With a 19 minute time lag between sending a command and its enaction, a decision must be made. But whilst humans have the capacity for despair, they likewise can change their minds. They can choose hope.
This is a well crafted and paced story, artfully describing the conditions leading to despair and the abandonment of hope, and the process by which the protagonists reach a decision on what is most important, hope or memorialization.
"In the Great American Indian novel, when it is finally written, all of the white people will be Indians and all of the Indians will be ghosts."
—Sherman Alexie, How to Write the Great American Indian Novel
Wow, this little tale packs an emotional punch. Told in the second person, should that be a problem for you. It was not for me, as I found it propellled the narrative with an inexorable but tragic kind of flow. You sense where the story is going, but this foreknowledge does not mitigate the wrench as it hits home.
Jesse 'Trueblood' creates VR Native American 'Experiences' for Tourists. A hint of shamanism, the lingering idea of a peyote infused sweat lodge and a spirit animal name for the mark. And the mark comes out spiritually transformed. And Jesse just wonders whether this is all he's worth. He is good at it, but is trapped in the routine, cannot break out because of a failing marriage, a mortgage and student debts. When he tries to vary the script, the Boss has no patience. It is back to the grind, the tried and true.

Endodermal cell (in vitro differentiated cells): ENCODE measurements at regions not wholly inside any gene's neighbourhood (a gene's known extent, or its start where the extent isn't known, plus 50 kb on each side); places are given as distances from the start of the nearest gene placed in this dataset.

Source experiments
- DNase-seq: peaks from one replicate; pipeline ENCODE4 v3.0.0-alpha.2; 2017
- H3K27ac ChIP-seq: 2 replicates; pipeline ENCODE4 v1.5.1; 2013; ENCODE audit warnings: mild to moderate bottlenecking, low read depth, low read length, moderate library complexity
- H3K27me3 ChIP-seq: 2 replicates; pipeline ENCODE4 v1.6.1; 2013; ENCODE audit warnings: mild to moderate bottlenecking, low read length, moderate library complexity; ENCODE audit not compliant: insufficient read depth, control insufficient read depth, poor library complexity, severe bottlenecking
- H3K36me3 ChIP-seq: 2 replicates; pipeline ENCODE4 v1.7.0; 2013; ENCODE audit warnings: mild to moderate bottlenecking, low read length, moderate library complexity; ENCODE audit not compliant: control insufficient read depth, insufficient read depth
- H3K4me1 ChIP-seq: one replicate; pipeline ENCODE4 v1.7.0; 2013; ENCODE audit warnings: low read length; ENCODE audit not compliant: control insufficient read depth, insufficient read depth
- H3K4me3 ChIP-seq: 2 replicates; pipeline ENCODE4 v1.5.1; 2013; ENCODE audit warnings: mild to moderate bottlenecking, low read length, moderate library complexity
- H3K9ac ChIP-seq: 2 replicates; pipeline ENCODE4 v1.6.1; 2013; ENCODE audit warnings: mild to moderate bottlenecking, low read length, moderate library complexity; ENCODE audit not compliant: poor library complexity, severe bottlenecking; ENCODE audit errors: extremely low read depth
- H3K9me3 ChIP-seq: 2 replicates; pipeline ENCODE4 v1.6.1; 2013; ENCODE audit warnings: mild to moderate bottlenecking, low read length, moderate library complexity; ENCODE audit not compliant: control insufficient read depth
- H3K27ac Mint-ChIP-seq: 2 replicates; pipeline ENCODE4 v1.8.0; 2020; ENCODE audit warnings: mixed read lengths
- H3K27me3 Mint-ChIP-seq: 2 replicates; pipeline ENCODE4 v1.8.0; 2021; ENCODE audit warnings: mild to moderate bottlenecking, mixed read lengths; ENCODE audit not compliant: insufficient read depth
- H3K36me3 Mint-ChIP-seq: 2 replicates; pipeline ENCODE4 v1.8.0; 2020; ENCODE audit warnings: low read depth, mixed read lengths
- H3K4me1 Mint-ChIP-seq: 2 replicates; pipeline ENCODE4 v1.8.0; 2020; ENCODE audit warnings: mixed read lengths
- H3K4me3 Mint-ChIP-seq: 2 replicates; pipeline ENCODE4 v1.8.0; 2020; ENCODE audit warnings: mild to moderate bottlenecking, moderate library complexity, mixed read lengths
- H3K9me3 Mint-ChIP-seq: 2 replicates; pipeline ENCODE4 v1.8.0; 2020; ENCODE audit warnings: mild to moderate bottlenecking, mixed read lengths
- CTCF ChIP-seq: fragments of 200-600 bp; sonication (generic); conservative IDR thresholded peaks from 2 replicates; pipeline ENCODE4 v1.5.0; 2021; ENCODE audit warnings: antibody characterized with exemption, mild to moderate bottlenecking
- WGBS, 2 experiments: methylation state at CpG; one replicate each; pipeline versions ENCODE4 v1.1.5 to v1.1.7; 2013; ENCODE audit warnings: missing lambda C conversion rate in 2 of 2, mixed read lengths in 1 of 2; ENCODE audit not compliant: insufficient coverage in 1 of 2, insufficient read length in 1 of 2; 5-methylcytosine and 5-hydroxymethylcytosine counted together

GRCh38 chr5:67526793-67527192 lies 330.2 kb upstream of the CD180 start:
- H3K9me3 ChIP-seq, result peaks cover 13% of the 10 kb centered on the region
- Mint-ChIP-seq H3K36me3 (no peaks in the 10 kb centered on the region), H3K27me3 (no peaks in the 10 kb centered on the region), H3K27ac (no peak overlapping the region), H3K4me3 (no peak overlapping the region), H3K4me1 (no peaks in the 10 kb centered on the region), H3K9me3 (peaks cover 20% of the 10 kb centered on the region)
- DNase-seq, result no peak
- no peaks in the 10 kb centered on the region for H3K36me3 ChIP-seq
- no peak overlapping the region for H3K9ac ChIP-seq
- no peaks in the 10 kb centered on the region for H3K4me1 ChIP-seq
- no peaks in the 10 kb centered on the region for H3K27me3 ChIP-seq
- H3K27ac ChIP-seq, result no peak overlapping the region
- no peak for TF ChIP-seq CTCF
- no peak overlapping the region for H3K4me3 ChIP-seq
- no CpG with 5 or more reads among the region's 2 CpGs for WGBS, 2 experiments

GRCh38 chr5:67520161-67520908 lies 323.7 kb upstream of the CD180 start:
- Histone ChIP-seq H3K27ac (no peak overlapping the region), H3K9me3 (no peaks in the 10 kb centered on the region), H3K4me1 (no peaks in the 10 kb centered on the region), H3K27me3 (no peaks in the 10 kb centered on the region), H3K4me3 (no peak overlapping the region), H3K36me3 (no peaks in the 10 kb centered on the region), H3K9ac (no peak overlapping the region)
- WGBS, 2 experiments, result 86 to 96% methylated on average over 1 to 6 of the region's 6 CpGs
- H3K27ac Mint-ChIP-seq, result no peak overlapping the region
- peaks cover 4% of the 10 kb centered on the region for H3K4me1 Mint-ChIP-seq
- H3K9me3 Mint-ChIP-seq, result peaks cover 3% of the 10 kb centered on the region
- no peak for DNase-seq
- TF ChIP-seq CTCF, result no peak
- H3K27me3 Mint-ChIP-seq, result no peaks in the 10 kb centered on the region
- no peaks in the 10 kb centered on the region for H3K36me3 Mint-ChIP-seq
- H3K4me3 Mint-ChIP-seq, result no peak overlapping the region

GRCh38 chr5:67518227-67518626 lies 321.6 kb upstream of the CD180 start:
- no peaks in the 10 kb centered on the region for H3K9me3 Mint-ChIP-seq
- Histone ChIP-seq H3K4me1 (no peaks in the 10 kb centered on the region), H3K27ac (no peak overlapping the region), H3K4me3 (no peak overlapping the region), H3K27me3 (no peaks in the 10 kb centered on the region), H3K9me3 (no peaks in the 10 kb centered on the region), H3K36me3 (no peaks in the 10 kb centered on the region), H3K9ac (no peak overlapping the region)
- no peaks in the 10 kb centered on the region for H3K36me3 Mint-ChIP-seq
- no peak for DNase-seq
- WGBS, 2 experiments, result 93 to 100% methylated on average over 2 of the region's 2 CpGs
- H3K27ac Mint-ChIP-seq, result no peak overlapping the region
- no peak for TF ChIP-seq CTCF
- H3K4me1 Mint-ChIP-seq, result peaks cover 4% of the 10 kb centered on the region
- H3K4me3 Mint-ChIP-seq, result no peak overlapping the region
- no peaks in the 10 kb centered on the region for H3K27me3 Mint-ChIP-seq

So it goes until it all goes awry with one customer, with whom Jesse breaks the fourth wall, and ultimately shares a much more authentic experience in the real world. And where this sharing of confidences leads is more tragic then any Virtual Reality.
As a way to illustrate just what might be meant by 'Cultural Appropriation', these 5800 words make a very effective primer to begin a conversation. Perhaps we as readers get an all too authentic 'Indian Experience™' too, as Jesse finds out all about his all too authentic destiny.
Winner of a nebula Award in 2018, and a worthy Hugo nominee.